The HR Specialist: New York Employment Law

A zero-tolerance policy regarding violence is usually fine. However, you must be prepared for a lawsuit if one of the people disciplined has previously complained about some form of discrimination.

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It remains a hotly debated issue whether Title VII makes discrimination on the basis of sexual orientation illegal. Thus, anti-gay bias in the workplace remains a potentially serious problem for employers.

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A Niagara Falls man has won back pay and other damages after filing an unfair labor practice complaint with the National Labor Relations Board against Laborers’ International Union of North America Local 91.

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The controversial travel ban has created chaos for many travelers and their employers.

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The New York State Industrial Board of Appeals has ruled the Commissioner of Labor exceeded his authority when he issued regulations governing how employers could pay their employees using debit cards and direct deposit.

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Employers that don’t respond to a former employee’s lawsuit are making a big mistake—even if they truly believe the lawsuit has no merit.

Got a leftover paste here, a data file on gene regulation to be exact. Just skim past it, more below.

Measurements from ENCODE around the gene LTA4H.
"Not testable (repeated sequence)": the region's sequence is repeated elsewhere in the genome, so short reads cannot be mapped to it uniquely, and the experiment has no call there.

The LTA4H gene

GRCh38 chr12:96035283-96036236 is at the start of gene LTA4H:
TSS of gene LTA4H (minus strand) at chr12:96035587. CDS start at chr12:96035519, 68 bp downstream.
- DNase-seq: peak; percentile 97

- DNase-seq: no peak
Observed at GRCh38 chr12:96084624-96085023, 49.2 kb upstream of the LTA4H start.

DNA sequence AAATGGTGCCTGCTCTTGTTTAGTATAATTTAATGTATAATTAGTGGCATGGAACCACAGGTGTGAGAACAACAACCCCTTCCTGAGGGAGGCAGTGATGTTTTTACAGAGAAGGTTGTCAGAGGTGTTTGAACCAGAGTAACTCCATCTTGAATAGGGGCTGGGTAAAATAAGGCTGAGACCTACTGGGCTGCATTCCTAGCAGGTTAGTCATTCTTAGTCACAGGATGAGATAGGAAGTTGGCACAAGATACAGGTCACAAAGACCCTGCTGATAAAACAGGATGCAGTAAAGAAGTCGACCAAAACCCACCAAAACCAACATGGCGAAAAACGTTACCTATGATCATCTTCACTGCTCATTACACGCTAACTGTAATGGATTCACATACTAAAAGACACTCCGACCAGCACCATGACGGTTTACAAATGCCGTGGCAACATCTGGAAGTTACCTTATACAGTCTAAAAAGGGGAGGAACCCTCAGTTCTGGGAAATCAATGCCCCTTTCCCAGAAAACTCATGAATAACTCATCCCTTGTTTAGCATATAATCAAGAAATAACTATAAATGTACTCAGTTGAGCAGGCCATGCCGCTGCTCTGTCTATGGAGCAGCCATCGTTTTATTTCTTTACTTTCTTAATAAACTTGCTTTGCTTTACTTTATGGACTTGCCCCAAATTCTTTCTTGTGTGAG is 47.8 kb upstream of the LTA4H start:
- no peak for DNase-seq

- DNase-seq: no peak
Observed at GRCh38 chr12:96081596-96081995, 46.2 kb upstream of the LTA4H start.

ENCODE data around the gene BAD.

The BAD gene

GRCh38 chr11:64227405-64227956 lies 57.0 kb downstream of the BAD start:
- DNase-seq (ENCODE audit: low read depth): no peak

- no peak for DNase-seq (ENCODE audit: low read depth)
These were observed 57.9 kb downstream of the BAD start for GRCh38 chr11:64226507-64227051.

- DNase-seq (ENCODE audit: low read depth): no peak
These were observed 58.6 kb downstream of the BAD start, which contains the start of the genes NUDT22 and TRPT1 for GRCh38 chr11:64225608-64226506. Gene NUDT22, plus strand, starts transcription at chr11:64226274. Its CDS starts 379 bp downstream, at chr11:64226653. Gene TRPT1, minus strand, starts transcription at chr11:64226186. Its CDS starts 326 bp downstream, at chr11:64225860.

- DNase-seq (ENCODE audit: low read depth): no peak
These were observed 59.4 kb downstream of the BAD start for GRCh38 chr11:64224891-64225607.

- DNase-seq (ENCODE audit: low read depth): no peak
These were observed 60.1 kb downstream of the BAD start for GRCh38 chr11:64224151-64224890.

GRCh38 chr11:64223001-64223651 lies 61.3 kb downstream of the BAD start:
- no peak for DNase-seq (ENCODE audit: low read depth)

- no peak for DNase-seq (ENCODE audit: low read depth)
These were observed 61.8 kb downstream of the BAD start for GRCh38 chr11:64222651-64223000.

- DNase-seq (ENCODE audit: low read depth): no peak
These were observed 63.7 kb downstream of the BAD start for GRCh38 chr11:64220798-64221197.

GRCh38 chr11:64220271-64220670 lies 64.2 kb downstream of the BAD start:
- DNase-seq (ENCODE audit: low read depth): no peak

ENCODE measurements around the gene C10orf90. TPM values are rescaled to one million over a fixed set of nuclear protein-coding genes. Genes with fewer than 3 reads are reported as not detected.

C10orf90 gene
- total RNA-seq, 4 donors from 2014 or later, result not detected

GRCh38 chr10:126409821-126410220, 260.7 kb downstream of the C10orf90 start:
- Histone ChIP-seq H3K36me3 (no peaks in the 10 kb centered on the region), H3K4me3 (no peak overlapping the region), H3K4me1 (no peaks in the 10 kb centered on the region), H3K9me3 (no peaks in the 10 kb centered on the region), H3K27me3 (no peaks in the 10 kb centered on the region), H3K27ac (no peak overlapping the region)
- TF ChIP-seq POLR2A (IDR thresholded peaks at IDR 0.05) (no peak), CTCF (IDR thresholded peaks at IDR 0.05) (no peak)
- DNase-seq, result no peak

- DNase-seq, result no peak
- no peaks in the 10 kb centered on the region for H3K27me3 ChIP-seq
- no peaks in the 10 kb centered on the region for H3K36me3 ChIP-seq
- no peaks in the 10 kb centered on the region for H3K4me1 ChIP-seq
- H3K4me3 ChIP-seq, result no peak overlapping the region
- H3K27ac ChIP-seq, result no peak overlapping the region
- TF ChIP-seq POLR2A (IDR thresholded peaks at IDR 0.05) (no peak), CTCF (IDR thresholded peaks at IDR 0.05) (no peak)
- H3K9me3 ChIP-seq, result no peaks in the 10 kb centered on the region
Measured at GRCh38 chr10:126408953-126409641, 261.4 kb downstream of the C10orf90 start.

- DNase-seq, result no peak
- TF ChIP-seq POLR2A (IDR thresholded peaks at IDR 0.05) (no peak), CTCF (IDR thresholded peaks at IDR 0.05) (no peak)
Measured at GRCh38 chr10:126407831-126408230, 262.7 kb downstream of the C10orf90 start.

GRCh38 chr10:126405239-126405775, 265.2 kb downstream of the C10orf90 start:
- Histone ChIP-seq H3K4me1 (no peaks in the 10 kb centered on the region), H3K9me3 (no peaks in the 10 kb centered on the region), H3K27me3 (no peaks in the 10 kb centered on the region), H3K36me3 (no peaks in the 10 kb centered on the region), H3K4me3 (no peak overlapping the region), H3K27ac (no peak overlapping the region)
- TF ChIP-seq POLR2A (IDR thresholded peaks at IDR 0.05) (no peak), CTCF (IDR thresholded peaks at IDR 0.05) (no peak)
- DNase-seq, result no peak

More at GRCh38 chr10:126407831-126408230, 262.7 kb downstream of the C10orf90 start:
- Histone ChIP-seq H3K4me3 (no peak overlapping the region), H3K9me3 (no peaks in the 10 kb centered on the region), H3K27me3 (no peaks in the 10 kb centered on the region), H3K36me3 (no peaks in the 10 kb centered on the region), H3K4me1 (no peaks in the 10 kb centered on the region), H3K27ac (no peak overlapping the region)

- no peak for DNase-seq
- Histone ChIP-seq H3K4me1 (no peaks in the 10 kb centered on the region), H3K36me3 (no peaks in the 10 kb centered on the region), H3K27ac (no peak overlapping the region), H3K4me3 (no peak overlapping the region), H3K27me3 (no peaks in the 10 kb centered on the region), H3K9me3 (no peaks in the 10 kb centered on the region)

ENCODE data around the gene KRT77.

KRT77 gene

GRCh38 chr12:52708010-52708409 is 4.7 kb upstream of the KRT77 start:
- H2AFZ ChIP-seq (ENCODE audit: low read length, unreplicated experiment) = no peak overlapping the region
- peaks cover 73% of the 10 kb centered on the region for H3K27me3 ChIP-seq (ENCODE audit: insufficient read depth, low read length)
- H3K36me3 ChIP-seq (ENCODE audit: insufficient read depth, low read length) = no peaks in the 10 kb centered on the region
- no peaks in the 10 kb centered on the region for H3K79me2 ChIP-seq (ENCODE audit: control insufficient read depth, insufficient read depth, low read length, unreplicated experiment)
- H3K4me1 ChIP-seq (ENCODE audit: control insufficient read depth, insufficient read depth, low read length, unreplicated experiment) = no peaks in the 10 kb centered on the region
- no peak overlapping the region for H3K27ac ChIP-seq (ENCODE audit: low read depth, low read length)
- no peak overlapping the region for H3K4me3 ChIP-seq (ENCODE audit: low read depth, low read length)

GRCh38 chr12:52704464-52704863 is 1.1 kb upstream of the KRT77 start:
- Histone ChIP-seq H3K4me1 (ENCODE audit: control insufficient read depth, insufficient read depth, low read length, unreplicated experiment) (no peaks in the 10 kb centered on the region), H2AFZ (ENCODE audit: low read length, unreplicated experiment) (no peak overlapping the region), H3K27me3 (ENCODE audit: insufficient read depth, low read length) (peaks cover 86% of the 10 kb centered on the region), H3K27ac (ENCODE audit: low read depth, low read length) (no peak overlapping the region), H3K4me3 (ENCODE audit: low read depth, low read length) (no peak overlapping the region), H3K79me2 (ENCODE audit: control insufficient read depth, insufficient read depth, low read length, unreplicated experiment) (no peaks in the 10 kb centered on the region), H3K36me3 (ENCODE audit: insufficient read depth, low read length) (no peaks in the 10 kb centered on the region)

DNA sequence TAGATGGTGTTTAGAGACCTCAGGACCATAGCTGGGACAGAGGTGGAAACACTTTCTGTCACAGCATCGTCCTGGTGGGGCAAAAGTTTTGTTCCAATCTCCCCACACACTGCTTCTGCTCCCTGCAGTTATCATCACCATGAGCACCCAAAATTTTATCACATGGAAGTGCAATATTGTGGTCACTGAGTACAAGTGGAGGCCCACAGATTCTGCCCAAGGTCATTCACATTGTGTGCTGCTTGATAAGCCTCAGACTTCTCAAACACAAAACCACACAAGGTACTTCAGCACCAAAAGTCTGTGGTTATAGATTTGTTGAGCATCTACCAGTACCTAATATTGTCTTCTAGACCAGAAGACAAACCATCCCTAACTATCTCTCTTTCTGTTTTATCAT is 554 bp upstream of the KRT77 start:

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Absent other evidence of sex discrimination, such as unequal pay or disparate treatment, a few comments or looks don’t create a sexually hostile environment.

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The EEOC has issued proposed guidance on how it plans to enforce anti-harassment provisions of several federal laws.

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Sometimes it’s obvious that an employee will miss much more work than her available leave can cover. When that happens, provide her with all the necessary notices about how much leave she has used and when it expires.

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Appealing to workers’ sense of decency will do nothing to prevent harassment lawsuits if that approach doesn’t effectively stop the harassment.

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